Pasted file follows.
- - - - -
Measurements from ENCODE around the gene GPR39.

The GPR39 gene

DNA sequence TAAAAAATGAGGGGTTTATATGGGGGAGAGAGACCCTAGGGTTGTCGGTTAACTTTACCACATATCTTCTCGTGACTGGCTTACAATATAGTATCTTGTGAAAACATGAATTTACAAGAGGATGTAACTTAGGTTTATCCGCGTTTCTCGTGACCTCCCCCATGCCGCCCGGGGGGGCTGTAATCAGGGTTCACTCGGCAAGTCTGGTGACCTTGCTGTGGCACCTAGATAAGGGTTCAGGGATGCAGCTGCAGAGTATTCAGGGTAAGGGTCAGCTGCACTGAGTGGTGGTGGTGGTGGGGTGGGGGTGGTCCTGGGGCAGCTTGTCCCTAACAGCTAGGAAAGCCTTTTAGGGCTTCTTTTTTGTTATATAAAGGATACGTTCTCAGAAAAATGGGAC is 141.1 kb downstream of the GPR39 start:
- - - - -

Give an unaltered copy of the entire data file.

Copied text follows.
Measurements from ENCODE around the gene GPR39.

The GPR39 gene

DNA sequence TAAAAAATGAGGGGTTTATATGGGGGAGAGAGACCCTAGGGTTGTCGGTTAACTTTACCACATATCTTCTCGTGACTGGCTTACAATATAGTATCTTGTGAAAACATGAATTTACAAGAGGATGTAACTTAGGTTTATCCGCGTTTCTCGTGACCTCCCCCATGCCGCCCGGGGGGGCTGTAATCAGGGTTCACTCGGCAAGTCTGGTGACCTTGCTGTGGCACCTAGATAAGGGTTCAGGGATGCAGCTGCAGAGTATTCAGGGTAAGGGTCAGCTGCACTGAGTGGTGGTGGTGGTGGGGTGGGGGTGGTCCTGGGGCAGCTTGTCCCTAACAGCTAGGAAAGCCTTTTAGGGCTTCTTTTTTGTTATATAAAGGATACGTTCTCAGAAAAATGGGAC is 141.1 kb downstream of the GPR39 start: